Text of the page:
UAE traders unhappy with proposed legislation to end monopoly


The UAE has told some of its largest business families that they plan to remove their monopolies on the sale of imported goods, according to the Financial Times reported recently.

State news agency WAM quoted a statement from the Economy Ministry saying that a commercial agency bill was still in its legislative cycle and “it is still too early to give details” .

Flight report said the proposed legislation would end the automatic renewal of existing trade agency agreements in the Gulf state, giving foreign companies the option to distribute their own products or change their local agents.

“It no longer makes sense for individual families to have such power and easy preferential access to wealth,” said the report, citing an Emirati official. “We need to modernize our economy.

According to existing commercial agency agreements, foreign companies were required to nominate local partners to distribute their goods.

The proposed reform would sever the long-standing social contract between the government and the families of influential merchants, including historic names such as Al Futtaim, Al Rostamani and Juma Al Majid.

“It is one of the most difficult taboos to touch because of its impact on local family businesses, one of the biggest sectors of the United Arab Emirates economy, ”said Habib Al Mulla, executive chairman of the Middle East branch of the law firm Baker McKenzie.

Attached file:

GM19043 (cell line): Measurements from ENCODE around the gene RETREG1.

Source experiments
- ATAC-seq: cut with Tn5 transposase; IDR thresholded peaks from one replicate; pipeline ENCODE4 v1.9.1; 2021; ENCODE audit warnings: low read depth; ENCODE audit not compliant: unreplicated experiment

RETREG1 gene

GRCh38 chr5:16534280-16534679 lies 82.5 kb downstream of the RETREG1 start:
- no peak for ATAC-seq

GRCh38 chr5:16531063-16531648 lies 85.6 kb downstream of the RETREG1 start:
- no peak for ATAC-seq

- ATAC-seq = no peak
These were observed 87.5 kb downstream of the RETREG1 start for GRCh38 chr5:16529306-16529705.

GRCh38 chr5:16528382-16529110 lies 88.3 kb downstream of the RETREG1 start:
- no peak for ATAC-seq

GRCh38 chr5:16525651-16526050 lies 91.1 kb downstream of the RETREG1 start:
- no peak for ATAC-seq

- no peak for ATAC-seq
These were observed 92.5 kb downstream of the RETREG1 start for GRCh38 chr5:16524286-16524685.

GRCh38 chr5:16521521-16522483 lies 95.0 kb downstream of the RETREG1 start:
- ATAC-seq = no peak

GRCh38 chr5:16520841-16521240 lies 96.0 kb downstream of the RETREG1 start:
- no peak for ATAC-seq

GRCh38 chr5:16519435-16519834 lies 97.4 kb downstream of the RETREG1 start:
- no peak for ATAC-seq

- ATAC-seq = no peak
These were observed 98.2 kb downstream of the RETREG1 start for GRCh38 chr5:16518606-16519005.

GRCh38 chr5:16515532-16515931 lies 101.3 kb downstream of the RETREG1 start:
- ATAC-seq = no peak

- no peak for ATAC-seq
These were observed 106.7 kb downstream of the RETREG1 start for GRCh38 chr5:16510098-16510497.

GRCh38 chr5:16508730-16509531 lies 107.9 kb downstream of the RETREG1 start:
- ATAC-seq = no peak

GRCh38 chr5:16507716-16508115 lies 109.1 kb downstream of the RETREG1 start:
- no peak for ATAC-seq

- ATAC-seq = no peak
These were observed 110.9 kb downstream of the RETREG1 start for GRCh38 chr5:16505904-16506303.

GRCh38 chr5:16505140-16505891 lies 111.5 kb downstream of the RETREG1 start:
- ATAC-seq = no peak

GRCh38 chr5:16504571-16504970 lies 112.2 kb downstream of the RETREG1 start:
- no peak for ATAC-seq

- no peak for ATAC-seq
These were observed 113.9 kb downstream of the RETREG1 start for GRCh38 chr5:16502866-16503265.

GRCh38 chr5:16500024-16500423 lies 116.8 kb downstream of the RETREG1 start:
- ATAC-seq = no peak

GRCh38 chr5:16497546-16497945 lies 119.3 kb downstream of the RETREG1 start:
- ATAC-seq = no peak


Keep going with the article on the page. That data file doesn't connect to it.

Family businesses, from small businesses to conglomerates, account for 90% of the UAE’s private sector, which itself accounts for around three-quarters of jobs.

The UAE aims to attract more investment and the pace of reforms has picked up amid emerging economic rivalry with Saudi Arabia.

In recent years, some new entrants, including Apple and Tesla, have been allowed to open their own stores in the UAE without local agents.

Officials say new law should be approved by Emirati leaders but the timing remains uncertain.

Alarmed by the speed of the proposed changes, major merchant families lobbied Dubai Vice President Sheikh Maktoum bin Mohammed al-Maktoum, according to the Financial Times.

Representatives of family groups say multinationals, instead of taking over operations in the UAE market of 10 million people, might instead choose to appoint their agents in other GCC countries, such as Saudi Arabia, more populated. “The government thinks international brands will flood the country, but in reality GCC agencies will dominate,” a businessman told FT.

The government nevertheless believes that the opening of the internal market will lower prices for consumers.

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